North Vancouver desperately needs more secure rental housing. While the city has seen a slight increase in new rental units in recent years, North Van continues to have one of the lowest vacancy rates in Metro Vancouver, hovering at at 1.7 percent in 2017.
Gen Squeeze recently supported a rental development proposed for 151 E. Keith Road in North Vancouver. We got props from the mayor for showing up at the hearing: five Gen Squeezers attended, three got to share their support, and for two of those folks, it was their first time ever speaking to city council. All told, 12 people spoke in support of the project.
But despite an ‘unprecedented’ showing of youth voices at the public hearing on April 23 (and then a surprise reconsideration spurred on by the mayor just days later), North Vancouver city council twice rejected the proposal with a 4-3 vote.
We regret the outcome, but we also just drastically increased Gen Squeeze's Metro Vancouver organizing capacity and are super pumped for future opportunities. Keep reading to learn about our big announcement!
44 per cent of North Vancouver households spend > 30 percent of their income on rent and utilities, and 23 percent spend > 50 percent of their income on it.
Why we supported the project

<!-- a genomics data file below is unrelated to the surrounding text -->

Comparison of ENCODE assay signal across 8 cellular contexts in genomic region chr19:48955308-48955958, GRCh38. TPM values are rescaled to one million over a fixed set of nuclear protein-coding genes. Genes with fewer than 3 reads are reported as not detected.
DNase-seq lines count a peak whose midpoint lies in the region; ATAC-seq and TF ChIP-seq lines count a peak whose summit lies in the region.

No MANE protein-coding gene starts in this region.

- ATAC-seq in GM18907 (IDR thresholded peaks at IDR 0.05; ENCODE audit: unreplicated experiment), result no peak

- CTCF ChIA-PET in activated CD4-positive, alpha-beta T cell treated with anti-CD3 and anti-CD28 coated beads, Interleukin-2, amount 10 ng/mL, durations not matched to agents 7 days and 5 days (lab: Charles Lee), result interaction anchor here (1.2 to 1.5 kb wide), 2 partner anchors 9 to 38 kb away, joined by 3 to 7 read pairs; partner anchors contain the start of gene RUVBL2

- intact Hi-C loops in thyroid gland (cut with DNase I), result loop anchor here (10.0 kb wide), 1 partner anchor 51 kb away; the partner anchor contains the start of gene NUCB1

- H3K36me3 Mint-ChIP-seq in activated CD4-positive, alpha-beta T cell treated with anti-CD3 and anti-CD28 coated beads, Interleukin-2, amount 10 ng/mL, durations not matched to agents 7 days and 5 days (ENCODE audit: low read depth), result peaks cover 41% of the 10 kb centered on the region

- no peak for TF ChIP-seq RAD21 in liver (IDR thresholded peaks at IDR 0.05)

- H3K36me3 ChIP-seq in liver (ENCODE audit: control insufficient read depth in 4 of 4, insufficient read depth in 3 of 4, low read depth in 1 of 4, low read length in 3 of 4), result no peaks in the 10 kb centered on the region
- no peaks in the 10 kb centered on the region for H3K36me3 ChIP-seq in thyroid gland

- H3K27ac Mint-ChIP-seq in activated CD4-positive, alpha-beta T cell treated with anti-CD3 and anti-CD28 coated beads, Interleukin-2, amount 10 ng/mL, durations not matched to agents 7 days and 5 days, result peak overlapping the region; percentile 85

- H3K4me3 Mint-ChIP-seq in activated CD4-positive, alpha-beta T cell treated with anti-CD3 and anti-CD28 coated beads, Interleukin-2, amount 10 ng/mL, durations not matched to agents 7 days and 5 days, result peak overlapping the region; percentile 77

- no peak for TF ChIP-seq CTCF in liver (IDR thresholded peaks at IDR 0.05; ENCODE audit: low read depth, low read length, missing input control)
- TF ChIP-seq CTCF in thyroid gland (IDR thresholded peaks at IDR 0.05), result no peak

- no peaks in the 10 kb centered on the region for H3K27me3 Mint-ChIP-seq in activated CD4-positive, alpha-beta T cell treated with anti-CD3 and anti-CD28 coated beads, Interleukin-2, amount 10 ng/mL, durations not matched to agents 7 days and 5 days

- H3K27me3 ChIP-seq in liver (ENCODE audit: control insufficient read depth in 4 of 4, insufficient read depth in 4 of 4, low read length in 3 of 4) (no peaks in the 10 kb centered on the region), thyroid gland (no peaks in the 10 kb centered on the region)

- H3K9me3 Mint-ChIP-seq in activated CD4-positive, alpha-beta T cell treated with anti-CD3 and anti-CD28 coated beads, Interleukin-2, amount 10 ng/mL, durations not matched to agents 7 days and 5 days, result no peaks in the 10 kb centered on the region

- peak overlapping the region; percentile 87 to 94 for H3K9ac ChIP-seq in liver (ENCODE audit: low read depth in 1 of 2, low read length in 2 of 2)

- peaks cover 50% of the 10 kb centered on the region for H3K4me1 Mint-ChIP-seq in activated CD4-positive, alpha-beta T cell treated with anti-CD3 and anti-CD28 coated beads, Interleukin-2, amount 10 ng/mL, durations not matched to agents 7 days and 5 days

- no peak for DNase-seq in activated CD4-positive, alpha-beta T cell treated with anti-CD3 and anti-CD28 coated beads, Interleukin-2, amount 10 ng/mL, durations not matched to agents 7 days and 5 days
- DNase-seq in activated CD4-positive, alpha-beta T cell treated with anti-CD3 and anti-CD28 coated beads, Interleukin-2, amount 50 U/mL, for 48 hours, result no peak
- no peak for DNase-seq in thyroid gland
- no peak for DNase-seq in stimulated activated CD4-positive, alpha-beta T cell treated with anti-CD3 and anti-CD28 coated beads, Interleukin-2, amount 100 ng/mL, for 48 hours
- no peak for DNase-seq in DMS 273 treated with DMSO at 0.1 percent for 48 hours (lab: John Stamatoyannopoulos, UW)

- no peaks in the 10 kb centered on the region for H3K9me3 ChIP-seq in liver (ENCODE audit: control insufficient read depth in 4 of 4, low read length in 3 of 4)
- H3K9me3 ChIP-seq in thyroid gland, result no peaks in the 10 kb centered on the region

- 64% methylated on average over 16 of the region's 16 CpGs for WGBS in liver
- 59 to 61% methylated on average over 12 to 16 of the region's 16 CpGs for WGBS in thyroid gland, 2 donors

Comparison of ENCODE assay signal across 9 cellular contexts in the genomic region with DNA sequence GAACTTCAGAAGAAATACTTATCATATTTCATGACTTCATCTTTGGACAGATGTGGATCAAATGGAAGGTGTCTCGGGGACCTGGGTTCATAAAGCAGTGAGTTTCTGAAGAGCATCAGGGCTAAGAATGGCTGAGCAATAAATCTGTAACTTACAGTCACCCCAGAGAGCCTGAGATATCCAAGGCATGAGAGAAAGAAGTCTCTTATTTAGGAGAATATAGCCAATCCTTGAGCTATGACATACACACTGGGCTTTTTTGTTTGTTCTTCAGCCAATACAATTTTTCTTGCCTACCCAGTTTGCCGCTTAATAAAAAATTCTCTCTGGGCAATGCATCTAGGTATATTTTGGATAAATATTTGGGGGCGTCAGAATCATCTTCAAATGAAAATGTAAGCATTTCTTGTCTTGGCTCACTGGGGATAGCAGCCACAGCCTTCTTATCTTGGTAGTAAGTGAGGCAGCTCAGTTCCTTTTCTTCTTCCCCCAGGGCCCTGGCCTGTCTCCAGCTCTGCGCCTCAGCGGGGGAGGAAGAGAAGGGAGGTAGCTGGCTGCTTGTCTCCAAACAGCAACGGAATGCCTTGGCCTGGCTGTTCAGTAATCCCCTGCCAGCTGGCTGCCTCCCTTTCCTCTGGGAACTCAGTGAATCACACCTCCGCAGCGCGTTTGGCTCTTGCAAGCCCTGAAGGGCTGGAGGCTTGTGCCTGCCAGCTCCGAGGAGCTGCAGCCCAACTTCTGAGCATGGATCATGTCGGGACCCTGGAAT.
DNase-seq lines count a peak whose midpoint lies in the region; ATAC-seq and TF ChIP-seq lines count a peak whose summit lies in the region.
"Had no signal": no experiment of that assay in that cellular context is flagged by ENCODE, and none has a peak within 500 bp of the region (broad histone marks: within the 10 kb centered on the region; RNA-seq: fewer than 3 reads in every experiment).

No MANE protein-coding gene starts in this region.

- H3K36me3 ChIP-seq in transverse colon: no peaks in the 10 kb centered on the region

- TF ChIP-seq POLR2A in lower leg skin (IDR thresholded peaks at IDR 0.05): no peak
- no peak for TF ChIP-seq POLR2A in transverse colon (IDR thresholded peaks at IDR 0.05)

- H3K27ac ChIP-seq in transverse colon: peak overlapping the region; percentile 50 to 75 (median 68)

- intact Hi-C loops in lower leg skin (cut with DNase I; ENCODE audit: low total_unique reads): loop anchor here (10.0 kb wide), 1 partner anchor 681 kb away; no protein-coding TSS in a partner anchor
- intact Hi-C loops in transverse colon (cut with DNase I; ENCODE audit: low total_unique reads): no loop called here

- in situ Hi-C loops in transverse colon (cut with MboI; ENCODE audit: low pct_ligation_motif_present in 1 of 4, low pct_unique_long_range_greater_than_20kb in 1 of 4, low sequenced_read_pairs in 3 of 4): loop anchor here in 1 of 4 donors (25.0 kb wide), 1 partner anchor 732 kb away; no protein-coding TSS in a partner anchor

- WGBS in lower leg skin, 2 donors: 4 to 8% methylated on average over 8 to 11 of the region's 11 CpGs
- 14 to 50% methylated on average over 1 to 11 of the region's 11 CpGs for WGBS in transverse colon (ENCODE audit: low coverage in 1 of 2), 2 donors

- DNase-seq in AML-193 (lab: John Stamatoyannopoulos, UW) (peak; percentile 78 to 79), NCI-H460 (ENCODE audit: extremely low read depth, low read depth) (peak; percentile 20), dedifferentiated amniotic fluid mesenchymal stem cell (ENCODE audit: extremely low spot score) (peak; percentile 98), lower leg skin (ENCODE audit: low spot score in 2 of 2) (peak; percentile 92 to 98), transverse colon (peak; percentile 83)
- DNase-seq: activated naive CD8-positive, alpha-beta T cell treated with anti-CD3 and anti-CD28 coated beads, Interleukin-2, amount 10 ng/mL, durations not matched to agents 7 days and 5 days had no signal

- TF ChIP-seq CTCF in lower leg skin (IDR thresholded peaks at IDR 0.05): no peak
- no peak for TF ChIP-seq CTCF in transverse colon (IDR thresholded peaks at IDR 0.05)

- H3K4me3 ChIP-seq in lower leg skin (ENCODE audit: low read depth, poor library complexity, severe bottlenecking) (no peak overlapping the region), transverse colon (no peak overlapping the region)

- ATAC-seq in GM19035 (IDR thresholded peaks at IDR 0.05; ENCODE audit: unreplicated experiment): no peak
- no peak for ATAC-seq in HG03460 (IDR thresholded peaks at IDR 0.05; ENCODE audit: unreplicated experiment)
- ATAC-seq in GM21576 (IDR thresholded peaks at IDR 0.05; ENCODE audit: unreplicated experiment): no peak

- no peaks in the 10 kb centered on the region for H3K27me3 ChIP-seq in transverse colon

When we say we need more suitable rental supply, we mean by protecting and stabilizing existing affordable rentals, opening up low-density zoning to enable more family-sized units, emphasizing purpose-built rental, and prioritizing substantial density near transit corridors. Gen Squeeze believes the 151 E. Keith Road proposal by Starlight Investments was a great fit for the community:
- 40 secured market rental units close to transit
- Multiple 2 and 3-bedroom homes suitable for families
- A 10 per cent affordable housing component reserved for seniors
- A non-profit partnership for the affordable housing units
- An urban infill densification project with zero displacement of existing homes
Perfect is the enemy of the good
Gen Squeeze supporter, teacher, and community organizer Stephen Price knows development conversations are hard.
He told us that while the development wasn’t everything he dreams of for housing, it was better than a lot of options he’s seen in his travels — but those opposed were out in numbers.
“The neighbouring building focused on the importance of the park across the road and the idea that part of the park's environment include the setbacks historically required in the area (a setback is the distance that a building must be located from the edge of the property). Instead of 20 feet, this project would have as little as five feet. But the reason for that was because the project doesn't displace anyone — it builds living space in those setbacks,” Stephen told us.